A number of contextual factors have a bearing on usability and privacy. These include the physical environment, situational factors such as the impact of interactions and failures, and cultural factors. Cultural factors include behavioral norms such as the acceptability of touching equipment, or reactions to the prohibitions on smiling associated with some face-recognition systems.
Security has both costs and benefits. Individual costs include the physical workload (e.g., additional keystrokes or mouse clicks) and mental workload (e.g., remembering passwords). Both actual and perceived costs are relevant. Organizational costs include the cost of operating security capabilities (including training and maintenance) and the cost when these capabilities fail. The impacts of security extend beyond business efficiency to employee behavior, trust, and goodwill. These costs and benefits are weighed in each decision about whether or not to comply with security measures. Such decisions are affected by the design of the security system, the organizational culture, and the extent of monitoring and the possibility of sanctions for noncompliance.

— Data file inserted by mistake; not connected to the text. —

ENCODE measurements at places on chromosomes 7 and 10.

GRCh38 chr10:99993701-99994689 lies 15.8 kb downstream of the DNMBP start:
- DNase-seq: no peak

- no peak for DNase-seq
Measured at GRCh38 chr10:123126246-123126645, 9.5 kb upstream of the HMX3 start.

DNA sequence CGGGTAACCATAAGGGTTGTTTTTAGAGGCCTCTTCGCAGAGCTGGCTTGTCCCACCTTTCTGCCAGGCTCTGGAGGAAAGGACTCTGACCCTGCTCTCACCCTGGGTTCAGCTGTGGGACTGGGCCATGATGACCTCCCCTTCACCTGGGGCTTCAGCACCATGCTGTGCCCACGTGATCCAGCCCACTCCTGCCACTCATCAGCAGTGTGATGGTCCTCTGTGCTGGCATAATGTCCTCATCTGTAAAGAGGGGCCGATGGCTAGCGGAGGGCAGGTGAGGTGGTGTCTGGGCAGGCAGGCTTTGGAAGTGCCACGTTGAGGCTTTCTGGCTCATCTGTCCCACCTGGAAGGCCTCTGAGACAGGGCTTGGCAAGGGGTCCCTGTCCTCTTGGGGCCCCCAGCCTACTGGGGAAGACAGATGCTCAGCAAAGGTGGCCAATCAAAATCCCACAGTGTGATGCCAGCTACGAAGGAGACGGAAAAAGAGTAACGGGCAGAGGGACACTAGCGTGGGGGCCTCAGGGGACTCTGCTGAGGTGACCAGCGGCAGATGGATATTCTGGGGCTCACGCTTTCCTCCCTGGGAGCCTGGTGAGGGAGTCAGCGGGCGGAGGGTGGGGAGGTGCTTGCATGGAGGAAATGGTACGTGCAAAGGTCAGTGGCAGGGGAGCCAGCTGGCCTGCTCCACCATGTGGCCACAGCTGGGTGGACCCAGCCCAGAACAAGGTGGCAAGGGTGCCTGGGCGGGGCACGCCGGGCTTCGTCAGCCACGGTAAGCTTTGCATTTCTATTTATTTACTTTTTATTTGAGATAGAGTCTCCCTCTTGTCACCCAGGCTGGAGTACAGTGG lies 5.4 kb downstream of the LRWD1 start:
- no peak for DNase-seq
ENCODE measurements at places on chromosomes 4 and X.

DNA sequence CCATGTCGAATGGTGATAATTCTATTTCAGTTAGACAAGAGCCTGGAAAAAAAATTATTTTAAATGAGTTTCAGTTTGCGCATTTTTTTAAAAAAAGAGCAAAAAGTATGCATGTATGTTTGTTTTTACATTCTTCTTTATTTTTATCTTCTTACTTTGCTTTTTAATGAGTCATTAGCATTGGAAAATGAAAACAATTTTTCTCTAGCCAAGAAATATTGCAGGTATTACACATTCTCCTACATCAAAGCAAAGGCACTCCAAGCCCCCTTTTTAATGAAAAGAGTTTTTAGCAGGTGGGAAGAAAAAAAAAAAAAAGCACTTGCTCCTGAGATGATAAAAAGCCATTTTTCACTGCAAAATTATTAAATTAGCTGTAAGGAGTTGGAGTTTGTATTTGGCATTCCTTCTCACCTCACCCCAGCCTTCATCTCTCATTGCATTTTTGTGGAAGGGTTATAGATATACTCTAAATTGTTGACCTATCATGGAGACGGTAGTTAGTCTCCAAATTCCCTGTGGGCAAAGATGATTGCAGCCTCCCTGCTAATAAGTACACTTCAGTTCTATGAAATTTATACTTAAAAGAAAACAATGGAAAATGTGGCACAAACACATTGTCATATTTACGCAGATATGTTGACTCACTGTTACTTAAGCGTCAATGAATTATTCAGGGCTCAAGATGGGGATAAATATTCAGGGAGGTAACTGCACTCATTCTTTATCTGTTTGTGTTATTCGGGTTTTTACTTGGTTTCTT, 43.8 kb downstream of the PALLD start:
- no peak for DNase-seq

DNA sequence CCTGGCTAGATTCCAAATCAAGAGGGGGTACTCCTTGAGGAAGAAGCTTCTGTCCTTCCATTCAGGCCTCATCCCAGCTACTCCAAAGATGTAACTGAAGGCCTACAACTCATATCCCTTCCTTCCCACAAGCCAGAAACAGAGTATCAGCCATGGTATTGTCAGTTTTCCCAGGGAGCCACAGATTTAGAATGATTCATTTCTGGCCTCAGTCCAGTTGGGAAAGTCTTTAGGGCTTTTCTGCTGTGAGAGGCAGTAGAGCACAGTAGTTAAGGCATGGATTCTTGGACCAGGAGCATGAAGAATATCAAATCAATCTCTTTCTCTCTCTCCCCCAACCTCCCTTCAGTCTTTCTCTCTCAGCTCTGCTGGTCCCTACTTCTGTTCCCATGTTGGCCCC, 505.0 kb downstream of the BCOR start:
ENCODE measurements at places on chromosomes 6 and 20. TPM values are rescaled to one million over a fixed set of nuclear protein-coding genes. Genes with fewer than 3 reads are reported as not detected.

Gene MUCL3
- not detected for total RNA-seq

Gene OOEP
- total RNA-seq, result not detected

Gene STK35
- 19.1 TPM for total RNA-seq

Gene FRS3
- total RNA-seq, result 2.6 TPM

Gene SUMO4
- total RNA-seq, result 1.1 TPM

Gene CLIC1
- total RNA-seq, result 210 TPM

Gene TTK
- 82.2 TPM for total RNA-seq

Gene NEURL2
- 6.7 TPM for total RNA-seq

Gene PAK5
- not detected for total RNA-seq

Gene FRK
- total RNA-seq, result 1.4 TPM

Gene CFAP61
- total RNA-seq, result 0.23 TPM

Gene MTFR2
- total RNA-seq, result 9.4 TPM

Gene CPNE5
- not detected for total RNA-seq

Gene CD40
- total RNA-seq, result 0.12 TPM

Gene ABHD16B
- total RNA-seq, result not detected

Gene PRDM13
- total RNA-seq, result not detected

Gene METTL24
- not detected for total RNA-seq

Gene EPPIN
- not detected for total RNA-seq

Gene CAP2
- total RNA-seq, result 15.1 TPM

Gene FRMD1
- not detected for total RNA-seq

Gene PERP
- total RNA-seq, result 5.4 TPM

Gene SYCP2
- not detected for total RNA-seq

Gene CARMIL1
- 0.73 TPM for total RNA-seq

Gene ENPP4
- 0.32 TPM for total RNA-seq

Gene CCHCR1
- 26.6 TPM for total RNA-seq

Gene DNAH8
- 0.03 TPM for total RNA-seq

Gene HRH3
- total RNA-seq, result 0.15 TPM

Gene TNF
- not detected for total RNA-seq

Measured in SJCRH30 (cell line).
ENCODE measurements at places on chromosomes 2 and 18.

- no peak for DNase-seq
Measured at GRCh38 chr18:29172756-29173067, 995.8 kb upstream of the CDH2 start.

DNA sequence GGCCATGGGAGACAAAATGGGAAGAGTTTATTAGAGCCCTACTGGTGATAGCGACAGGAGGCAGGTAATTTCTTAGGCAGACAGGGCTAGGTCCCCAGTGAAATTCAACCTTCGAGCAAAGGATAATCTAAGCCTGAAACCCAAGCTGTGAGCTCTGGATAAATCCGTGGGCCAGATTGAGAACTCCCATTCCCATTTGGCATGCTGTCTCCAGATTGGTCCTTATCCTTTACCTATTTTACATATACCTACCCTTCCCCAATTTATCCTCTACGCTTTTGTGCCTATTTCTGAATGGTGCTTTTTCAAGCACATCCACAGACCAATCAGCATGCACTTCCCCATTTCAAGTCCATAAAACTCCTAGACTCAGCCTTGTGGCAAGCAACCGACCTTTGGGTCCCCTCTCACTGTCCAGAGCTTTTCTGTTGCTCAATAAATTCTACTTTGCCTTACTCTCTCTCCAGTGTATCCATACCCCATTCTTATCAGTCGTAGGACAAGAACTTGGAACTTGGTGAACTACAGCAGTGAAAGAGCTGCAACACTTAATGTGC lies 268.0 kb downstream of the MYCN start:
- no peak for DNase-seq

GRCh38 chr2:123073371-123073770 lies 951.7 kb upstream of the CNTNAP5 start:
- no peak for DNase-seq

Sasse closed by listing the following as key research challenges:
Identifying and understanding trade-offs,
Developing ways to quantify and compare costs for different usability and security criteria and for different stakeholders,
Identifying and reconciling individual and collective goals with respect to security, and
Developing a better understanding of the short- and long-term impact of security measures on individuals, businesses, and society.
SECURITY IN VIRTUAL WORLDS (FRANK GREITZER)